Why it matters: It is time once again to survey the recent noteworthy opinions and rulings in the courts at all levels in the areas of white collar crime and securities fraud. In a case alleging federal healthcare offenses, the Supreme Court issued an opinion barring the government from freezing a criminal defendant's legitimate, untainted assets needed to hire defense counsel. The D.C. Circuit made clear the government's absolute authority to enter into deferred prosecution agreements with criminal defendants without interference or second-guessing by the courts, while the Second Circuit considered the question of what makes an opinion in a registration statement materially false or misleading for the first time since, and in light of, the Supreme Court's 2015 seminal Omnicare decision. Finally, a Tennessee district court ruled that the SEC's records from an FCPA investigation are protected from Freedom of Information Act requests, and a S.D.N.Y. court allowed to go forward a lawsuit brought by the former manager of a now defunct hedge fund against Southern District of New York U.S. attorney Preet Bharara in connection with a "misleading" affidavit Bharara filed in an insider trading investigation. Read on for a recap.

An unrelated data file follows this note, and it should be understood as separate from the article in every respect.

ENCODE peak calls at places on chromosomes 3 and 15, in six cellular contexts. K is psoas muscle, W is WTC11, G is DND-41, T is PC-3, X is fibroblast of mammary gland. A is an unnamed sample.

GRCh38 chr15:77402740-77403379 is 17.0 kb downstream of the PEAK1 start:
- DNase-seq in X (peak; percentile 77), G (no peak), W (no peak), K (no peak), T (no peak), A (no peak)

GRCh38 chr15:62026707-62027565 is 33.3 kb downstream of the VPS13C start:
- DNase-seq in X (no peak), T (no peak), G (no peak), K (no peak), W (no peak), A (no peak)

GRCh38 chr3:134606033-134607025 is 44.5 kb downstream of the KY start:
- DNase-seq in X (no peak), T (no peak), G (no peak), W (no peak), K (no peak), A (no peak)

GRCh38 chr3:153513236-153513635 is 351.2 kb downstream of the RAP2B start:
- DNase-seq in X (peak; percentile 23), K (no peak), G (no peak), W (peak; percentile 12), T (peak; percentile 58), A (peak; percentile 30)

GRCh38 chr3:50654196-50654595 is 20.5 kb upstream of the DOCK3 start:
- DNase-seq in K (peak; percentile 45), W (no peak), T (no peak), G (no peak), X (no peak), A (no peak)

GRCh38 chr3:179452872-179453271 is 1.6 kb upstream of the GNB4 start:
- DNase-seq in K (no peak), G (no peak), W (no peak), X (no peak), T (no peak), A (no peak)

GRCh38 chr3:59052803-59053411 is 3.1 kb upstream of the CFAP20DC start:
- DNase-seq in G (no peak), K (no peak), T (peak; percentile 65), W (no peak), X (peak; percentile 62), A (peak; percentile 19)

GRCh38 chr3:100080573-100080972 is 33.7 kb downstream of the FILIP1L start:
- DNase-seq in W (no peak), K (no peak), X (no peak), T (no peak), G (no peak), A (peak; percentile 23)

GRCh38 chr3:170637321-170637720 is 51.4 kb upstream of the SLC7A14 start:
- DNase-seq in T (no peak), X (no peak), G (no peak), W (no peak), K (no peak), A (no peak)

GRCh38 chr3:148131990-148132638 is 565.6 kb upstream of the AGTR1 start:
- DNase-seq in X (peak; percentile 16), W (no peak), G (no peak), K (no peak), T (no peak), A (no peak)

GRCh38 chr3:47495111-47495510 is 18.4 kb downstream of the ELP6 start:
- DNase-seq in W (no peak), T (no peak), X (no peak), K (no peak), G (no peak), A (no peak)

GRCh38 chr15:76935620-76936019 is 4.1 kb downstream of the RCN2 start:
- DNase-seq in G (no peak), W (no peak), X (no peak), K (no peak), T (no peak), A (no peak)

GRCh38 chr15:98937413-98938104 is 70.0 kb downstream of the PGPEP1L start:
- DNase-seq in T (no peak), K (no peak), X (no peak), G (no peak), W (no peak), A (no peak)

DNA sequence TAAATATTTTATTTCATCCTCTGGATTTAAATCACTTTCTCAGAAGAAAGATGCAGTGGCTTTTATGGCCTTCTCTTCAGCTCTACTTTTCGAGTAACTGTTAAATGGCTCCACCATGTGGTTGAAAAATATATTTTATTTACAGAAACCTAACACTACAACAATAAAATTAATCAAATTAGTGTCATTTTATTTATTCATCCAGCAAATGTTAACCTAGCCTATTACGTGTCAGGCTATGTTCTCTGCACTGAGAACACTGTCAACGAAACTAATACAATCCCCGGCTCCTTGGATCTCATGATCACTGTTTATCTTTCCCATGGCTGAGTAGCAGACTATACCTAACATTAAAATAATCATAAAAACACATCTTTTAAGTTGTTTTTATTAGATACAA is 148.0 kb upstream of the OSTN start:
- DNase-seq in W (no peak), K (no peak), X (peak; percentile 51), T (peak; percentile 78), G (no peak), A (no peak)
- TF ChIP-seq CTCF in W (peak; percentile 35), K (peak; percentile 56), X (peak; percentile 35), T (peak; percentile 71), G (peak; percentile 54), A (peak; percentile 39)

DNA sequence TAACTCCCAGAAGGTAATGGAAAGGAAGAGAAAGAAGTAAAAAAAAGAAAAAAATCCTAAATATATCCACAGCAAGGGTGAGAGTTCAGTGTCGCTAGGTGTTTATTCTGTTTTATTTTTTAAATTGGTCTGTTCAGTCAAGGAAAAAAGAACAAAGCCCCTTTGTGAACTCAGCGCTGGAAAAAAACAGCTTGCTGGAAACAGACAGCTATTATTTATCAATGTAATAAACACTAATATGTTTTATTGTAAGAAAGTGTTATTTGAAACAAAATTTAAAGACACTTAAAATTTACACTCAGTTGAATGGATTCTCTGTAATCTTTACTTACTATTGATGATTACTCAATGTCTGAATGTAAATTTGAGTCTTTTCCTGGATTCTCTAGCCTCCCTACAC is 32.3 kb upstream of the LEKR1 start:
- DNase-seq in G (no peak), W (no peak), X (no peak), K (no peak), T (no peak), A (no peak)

Detailed discussion: What do untainted assets, "anemic" DPAs, registration statement opinions, FOIA requests for SEC records and Manhattan U.S. Attorney Preet Bharara have in common? All figured prominently in recent court opinions, actions and rulings of note. We recap it here.